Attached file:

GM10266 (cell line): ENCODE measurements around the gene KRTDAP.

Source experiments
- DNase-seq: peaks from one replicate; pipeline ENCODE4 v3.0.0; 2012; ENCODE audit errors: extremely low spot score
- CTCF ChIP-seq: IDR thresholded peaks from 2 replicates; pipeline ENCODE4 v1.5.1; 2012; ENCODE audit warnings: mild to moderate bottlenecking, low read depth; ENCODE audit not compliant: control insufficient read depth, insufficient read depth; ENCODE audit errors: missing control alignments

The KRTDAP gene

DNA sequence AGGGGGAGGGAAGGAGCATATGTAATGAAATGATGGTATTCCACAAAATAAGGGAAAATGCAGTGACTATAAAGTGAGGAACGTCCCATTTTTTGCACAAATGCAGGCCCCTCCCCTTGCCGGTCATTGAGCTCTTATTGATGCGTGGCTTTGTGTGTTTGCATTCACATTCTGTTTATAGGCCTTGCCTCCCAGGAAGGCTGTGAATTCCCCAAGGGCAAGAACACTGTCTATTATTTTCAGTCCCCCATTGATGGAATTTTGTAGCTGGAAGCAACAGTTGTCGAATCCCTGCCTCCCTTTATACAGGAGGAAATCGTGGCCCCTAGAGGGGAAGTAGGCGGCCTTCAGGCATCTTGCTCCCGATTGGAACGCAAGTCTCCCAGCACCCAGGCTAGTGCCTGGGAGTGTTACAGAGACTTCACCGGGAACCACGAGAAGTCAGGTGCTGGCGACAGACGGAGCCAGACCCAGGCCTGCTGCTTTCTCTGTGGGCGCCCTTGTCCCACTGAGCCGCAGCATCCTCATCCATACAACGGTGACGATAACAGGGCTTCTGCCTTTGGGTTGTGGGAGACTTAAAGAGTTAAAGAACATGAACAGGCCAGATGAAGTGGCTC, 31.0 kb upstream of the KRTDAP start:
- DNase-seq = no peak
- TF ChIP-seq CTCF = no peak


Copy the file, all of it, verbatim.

GM10266 (cell line): ENCODE measurements around the gene KRTDAP.

Source experiments
- DNase-seq: peaks from one replicate; pipeline ENCODE4 v3.0.0; 2012; ENCODE audit errors: extremely low spot score
- CTCF ChIP-seq: IDR thresholded peaks from 2 replicates; pipeline ENCODE4 v1.5.1; 2012; ENCODE audit warnings: mild to moderate bottlenecking, low read depth; ENCODE audit not compliant: control insufficient read depth, insufficient read depth; ENCODE audit errors: missing control alignments

The KRTDAP gene

DNA sequence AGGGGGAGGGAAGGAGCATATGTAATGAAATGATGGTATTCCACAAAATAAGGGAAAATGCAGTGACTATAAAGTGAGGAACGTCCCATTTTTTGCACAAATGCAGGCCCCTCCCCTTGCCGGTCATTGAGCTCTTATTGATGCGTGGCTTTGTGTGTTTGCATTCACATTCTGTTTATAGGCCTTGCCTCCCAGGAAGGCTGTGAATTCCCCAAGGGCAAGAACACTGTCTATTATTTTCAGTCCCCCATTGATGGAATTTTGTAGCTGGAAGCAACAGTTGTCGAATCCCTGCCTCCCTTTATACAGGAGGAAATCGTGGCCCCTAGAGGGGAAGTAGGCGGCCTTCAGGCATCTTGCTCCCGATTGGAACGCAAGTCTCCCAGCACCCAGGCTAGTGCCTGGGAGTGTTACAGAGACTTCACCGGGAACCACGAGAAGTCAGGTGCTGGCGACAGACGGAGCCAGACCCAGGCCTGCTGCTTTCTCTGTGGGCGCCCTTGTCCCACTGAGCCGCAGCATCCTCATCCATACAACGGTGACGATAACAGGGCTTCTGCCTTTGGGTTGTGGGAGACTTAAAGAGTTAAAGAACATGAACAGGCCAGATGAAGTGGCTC, 31.0 kb upstream of the KRTDAP start:
- DNase-seq = no peak
- TF ChIP-seq CTCF = no peak